An empirical study of the planning and implementation of competency based education and training in vocational education training centres in Namibia: The case of Namibia Training Authority.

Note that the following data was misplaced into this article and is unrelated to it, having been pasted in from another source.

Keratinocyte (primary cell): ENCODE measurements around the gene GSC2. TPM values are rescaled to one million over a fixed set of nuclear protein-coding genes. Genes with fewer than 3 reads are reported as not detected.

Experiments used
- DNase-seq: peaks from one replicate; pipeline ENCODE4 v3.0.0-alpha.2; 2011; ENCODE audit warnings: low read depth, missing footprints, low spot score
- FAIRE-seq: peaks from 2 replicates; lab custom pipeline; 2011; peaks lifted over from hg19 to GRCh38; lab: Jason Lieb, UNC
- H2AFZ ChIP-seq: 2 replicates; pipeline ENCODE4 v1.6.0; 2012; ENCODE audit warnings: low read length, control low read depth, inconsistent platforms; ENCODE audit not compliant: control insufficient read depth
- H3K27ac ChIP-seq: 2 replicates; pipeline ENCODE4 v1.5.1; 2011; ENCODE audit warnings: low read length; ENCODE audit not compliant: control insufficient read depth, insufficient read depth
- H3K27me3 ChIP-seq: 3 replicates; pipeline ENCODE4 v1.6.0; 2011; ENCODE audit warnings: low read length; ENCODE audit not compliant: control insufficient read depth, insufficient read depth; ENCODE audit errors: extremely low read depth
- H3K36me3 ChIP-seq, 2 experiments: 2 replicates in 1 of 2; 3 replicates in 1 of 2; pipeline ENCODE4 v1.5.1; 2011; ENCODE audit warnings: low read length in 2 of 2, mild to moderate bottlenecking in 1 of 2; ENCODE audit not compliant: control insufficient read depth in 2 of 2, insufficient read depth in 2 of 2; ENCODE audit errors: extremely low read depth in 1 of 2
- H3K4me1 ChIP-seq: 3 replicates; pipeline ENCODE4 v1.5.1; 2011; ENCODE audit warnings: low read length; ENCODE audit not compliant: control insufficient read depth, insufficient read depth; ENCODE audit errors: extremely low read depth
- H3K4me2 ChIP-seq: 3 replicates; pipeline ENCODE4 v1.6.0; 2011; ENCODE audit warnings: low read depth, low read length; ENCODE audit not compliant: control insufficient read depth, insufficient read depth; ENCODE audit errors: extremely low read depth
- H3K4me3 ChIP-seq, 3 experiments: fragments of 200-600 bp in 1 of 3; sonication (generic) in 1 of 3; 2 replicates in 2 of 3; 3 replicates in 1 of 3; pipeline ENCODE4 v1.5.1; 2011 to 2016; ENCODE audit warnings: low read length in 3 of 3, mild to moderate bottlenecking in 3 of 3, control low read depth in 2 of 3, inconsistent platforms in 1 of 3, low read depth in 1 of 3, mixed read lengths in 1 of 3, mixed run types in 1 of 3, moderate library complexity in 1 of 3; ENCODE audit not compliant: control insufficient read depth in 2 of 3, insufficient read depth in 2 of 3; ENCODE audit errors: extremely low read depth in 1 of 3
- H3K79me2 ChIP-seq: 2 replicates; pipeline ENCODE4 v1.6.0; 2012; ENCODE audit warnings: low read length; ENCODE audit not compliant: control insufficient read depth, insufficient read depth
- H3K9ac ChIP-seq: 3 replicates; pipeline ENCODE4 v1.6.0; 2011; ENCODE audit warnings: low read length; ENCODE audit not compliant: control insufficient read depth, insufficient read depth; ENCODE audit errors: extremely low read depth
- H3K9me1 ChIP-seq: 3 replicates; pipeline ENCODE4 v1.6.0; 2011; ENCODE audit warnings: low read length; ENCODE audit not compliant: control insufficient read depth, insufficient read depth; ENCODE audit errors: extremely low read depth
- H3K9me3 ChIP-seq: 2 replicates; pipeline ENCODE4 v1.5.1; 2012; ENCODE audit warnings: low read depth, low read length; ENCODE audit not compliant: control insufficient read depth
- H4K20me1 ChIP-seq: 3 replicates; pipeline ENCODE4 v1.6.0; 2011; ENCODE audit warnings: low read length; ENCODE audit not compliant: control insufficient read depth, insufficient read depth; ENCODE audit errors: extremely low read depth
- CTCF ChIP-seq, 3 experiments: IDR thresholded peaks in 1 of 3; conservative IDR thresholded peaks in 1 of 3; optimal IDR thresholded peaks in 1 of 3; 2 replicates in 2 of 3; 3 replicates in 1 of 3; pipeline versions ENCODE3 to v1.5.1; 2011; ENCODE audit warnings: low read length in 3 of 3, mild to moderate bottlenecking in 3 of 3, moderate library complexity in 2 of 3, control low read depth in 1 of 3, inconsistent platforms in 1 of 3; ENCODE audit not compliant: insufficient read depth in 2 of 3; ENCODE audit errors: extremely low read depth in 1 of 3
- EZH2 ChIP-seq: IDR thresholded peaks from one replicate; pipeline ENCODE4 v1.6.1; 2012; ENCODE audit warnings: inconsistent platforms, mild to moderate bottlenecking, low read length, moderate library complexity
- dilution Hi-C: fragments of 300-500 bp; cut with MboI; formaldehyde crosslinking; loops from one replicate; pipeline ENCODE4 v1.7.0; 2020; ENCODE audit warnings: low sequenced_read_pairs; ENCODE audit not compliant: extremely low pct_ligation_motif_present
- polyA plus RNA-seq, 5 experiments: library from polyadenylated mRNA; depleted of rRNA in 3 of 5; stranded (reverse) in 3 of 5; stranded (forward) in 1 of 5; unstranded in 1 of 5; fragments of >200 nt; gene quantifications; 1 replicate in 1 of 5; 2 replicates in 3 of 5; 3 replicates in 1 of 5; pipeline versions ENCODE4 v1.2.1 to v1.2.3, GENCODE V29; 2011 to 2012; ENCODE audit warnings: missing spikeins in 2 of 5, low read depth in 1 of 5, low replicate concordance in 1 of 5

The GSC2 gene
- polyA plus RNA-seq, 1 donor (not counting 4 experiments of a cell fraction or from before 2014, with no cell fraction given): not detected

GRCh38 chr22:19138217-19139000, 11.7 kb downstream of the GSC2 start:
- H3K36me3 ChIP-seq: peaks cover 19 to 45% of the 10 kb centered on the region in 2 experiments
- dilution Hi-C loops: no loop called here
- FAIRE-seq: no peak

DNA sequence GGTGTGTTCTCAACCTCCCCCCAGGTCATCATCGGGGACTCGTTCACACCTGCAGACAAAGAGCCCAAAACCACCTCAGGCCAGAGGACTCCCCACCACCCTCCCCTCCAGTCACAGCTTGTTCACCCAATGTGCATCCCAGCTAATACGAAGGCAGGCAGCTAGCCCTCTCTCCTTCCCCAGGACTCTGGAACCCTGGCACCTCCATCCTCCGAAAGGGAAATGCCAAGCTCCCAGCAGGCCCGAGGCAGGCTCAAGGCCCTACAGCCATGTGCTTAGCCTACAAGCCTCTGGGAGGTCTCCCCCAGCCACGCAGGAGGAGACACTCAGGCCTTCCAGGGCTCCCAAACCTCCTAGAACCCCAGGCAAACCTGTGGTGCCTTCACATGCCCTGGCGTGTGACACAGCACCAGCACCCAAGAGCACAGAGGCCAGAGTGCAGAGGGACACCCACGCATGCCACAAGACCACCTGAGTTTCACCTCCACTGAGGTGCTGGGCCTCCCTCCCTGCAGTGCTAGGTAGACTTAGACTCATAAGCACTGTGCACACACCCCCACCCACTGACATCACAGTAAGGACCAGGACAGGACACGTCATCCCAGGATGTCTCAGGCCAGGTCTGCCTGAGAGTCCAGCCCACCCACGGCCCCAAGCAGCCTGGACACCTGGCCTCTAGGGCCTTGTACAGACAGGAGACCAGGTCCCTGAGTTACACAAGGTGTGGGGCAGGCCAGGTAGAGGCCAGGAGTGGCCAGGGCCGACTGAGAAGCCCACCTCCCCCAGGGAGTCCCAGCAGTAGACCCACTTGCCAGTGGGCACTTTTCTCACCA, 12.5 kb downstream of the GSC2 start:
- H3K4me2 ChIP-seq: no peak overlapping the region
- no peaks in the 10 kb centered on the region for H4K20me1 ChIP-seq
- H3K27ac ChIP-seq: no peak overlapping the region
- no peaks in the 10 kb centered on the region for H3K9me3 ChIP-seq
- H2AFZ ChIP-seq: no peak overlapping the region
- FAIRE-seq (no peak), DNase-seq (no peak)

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Namibia is currently undergoing a dramatic reform of its overall development strategy through its national statement, Vision 2030. As part of the response to make Vision 2030 a reality, the government came up with an Education and Training Sector Improvement Programme (ETSIP), which represents the education and training sector’s response to the call of Vision 2030. Its key purpose is to substantially enhance the sector’s contribution to the attainment of strategic national developmental goals and to facilitate the transition to a knowledge-based economy. The emphasis, according ETSIP, is on enhancing the quality of life for all and that calls for the intended rapid economic growth to be accompanied by equitable social development, according to Vision 2030. These twin goals of growth with equity are to be pursued within a broader strategic framework of transforming the economy into a knowledge-based economy (ETSIP, 2006). However, a critical impediment to the acceleration of growth, according to ETSIP, is the sluggish and sometimes even declining productivity in some of the sectors. This could be ascribed to the shortage of skilled workers on various levels and of various areas within industry. Without acceleration of economic growth, it is difficult for Namibia to create jobs to curb the current 51% unemployment rate, especially jobs that signal productivity growth, reduce poverty and attain equitable social development. Employers note the shortage of qualified artisans and technical staff as a constraint on increasing their productivity (ETSIP, 2006). One way of addressing this burning issue of skills shortages and unemployment, by the Namibian government, was the establishment of The Namibian Training Authority (NTA) under the Vocational, Education and Training Act (2008), with the aim of taking over management and direction of Vocational Education Training (VET) in Namibia. One of the strategic objectives for the restructuring is to improve the quality of VET, by establishing a Competency Based Education and Training (CBET) Programme (NAMCOL, 2011). The purpose of this case study was thus, to uncover the perceived (understood) effectiveness, of the transformation process of developing and implementing the CBET Program as a method of training in vocational training centres in Namibia by the NTA. An interpretive philosophical overview with a qualitative approach was found suitable for this study. The research design was a case study; and the specific research method for data collection was semi- structured interviews that were conducted at the research site; the NTA. A non-probability sampling technique was chosen and participants were selected purposively. The unit of analysis were those managers directly involved in the transformation process. Data were organised, categorised and interpreted in such a way that it would reflect the issues covered by the data obtained from the six subjects, which can then be adequately summarised in order to draw conclusions, for the purpose of making relevant recommendations. Looking at the change management strategies utilised (or not) by NTA in the transformation process, will hopefully, promote an understanding or inform practice in similar situations. It could, furthermore, be useful for investigating how an individual or programme changes over time, perhaps as the result of certain circumstances or interventions. The results could be used as a guiding tool to inform others of some of the realities that could be expected and how these realities can be dealt with when going through a process of change. It could also put other change agents at ease knowing that, there are companies out there experiencing similar obstacles as those faced by them and yet they were able to pull through successfully. The effectiveness could only be determined in terms of the research questions formulated by the main research question. From the findings, it can be deduced that the implementation of the new system was not totally ineffective, but also not a hundred percent effective. Research question four was not achieved at all, meaning that in the absence of a proper change management model or strategic plan the implementation was not really successful. Recommendations were given by the participants themselves on how to improve the effectiveness there off.
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